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West End Town Bastle

Also known as, or recorded in historical documents as;
West Town Farm; Westend Town

In the civil parish of Bardon Mill.
In the historic county of Northumberland.
Modern Authority of Northumberland.
1974 county of Northumberland.
Medieval County of Northumberland.

OS Map Grid Reference: NY78016543
Latitude 54.98297° Longitude -2.34506°

West End Town Bastle has been described as a certain Bastle.

There are masonry ruins/remnants remains.


NY 778654 A derelict building at Westend Town, 24 x 34 feet with walls 3-1/2 feet thick. There is an attic storey partly in the roof. The south front is generally symmetrical and has a defaced 18th century date over the doorway to the lower floor. Above and off centre is an older doorway, now blocked, with a semicircular head (Ramm et al 1970)
The old farmhouse at West End Town is now a ruin. It adjoins the east end of a range of 19th century farm buildings to the east of the present farmhouse. The building is constructed of roughly coursed rubble, ranging in size from very large irregular blocks in the lower walls, to quite small rubble higher up. There is a prominent boulder plinth and the angle quoins are large and roughly squared. The main body of the building measures c.10.7m by 7.2m externally, with walls 1.1m-1.2m thick except for the east end, which is 1.5m thick; at first floor level the side walls have an internal set-back of c.0.2m-0.25m. At the rear (north) of the house is a full length single storey outshut 3m wide, with walls c.0.65m thick of coursed rubble with cut dressings.
The south front of the house has a ground floor doorway set slightly west of centre, with a slightly raised stone surround and a narrow chamfer. The lintel, now fractured, bears the remains of an incised inscription: R m M A 1 7 - 7. Above and to the west of this doorway is a blocked first floor door with its roughly segmental head cut into a massive lintel; each jamb is made up of three large blocks and there is a continuous chamfer. There are two windows to each floor, the upper with timber lintels; the only one to retain any woodwork (first floor west) has remains of a 16-pane sash. To the east of the first floor eastern window, just below the eaves, are what appear to be a series of pigeon holes.
The east end of the house has a blocked attic window to the south of the stack; this has its square head and jambs cut from a single large block. In the rear (north wall) of the main block are a pair of doorways, the western blocked, and a broader first floor opening above; to the west of this is a blocked window (its dressings removed). The outshut is ruinous; towards each end of its north wall is a blocked window with lintel, sill and jambs each made up of a single stone. Near the centre has been a doorway, now fallen; this had rebated jambs, a continuous narrow chamfer and a segmental arched head. The section of wall west of the doorway has largely fallen, but seems to have contained another window.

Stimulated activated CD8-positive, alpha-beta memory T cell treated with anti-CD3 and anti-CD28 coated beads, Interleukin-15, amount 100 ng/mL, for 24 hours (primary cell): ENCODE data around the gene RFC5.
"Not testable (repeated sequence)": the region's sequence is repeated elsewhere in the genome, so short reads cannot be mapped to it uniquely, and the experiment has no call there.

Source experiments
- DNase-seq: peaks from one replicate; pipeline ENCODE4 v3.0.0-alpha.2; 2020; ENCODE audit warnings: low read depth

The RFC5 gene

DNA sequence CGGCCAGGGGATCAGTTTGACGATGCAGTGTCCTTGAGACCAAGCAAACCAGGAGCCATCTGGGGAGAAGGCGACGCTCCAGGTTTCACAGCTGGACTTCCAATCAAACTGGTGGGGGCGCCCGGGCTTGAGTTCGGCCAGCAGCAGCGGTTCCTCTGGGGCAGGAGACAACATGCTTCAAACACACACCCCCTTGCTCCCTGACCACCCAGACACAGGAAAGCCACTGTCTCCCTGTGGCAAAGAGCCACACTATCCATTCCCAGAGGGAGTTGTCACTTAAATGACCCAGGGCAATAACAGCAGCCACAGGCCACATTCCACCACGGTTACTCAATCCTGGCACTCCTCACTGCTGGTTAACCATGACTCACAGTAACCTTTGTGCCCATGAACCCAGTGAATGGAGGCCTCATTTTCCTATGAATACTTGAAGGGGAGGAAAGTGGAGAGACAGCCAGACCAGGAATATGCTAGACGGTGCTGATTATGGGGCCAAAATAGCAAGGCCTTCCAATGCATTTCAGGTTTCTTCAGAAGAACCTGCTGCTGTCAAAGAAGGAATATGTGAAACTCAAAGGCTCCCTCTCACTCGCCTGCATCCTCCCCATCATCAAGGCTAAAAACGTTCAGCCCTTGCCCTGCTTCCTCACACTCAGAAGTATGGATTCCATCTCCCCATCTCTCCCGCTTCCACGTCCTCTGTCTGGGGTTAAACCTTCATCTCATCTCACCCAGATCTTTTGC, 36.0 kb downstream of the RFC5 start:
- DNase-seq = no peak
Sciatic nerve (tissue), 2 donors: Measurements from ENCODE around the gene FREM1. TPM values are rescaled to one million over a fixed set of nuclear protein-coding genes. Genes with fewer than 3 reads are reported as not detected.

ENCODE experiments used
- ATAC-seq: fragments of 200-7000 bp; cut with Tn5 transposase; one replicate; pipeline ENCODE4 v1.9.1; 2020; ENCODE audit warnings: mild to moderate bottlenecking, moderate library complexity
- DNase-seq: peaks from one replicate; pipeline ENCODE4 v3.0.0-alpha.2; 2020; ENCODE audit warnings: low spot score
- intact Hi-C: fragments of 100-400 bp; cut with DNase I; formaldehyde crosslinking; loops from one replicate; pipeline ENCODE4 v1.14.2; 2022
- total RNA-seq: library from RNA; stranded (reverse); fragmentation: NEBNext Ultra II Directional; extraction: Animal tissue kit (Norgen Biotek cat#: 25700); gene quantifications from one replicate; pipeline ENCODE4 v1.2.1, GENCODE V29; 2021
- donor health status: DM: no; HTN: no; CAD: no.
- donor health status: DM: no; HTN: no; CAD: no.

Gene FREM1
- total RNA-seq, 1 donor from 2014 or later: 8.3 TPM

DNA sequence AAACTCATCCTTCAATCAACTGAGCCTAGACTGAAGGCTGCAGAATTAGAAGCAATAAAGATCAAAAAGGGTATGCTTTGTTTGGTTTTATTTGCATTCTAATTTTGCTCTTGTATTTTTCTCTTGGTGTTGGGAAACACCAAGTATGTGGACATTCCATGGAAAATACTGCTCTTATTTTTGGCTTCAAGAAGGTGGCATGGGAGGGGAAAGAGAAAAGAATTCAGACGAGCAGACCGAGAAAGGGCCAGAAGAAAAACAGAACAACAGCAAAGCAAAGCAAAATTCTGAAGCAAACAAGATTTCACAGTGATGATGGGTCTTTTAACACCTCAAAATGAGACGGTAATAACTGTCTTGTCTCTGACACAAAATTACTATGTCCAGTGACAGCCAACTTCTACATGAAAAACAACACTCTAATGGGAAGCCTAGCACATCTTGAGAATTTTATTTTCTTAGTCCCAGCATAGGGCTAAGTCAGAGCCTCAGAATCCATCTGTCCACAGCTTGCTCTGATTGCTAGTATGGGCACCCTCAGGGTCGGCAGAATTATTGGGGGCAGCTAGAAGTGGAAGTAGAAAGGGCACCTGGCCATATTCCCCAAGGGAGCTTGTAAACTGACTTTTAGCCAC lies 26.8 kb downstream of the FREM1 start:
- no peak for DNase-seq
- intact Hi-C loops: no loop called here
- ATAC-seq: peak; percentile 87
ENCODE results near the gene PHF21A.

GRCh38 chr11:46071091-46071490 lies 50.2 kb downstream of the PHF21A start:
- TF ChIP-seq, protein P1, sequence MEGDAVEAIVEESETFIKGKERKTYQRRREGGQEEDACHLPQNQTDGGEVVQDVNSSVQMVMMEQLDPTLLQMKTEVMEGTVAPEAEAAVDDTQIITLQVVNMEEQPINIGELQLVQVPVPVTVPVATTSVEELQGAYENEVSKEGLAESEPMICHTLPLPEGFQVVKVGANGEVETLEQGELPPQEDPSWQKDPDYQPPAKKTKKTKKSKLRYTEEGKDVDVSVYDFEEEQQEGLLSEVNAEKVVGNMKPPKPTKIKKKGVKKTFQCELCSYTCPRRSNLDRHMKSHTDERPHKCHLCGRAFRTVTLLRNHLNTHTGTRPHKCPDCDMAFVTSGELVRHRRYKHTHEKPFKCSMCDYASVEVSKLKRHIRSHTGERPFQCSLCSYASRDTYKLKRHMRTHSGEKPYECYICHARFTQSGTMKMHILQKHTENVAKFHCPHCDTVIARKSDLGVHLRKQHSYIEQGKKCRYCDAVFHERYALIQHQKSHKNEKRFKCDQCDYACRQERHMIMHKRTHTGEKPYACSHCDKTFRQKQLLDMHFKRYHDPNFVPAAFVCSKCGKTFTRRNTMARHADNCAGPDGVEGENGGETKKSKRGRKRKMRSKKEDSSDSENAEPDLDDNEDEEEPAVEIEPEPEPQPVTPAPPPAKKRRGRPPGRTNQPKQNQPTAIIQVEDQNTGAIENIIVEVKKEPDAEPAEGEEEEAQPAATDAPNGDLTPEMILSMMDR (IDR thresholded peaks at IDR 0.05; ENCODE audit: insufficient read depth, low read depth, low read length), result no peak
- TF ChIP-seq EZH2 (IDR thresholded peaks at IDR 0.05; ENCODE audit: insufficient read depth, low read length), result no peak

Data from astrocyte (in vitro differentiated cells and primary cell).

The interior of the main body of the house no longer shows any evidence of internal partitions or a stair position. In the centre of the east wall has been a broad fireplace, now collapsed. At the opposite end is a smaller fireplace with a chamfered basket arched lintel. The south door had its jambs cut straight through the wall, unlike the windows in the same wall which are splayed internally. The first floor has been carried on a series of transverse beams c.0.15m wide and 0.18m deep.
At first floor level the east wall has a blocked fireplace c.2.9m wide, with a chamfered timber lintel. A smaller fireplace with a chamfered stone surround has been inserted at its south end. The west wall has a fireplace with a corbelled out lintel and a moulded surround. South of this are two vertical joints; it is not clear whether they relate to the insertion of a chimney flue, or to a blocked opening in the wall (its other face within the later farm buildings is not accessible). Above, at attic level, are two further joints, displaced a little to the north of those below. One tie beam is the only in situ remnant of the roof structure; fallen principals indicate that the trusses each had a substantial collar at mid-height.
The original house has clearly been a bastle, of which there are a number of other examples in the area. Surviving features from this phase, apart from the walling of the main block, are the blocked first floor doorway and fireplace, and the attic window in the east gable. Most bastles in this area have their ground floor doorway set in one gable end, but here the present ground floor doorway would seem to be in the original position, slightly offset from that above. The internal jambs of the ground floor door, cut straight through the wall are very similar to those of the doorway above.
The bastle is presumably a building of late 16th or early 17th century date. Inside, the moulded first floor fireplace in the west gable looks to be a late 17th or early 18th century feature. The bastle was remodelled as a more conventional two storey house later in the 18th century; the 'RM' of the doorhead inscription is said to refer to a Robert Mallender, and the accompanying partly legible date looks as if it could be either 1757 or 1787. The rear outshut may well be an addition of the same date.
The building has been disused for at least 30 years. The front wall is bulging and final collapse cannot be far off (Ryder 1994-5). (Northumberland HER)

Ryder's report, now 20 years old, seems to be last significant report of this building which now appears, on the Google air photo, to be a roofless ruin. However, a building called 'The Bastle House' (which may or may not be the same building) in Westend Town was sold in November 2013.
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This record last updated 26/07/2017 09:21:28

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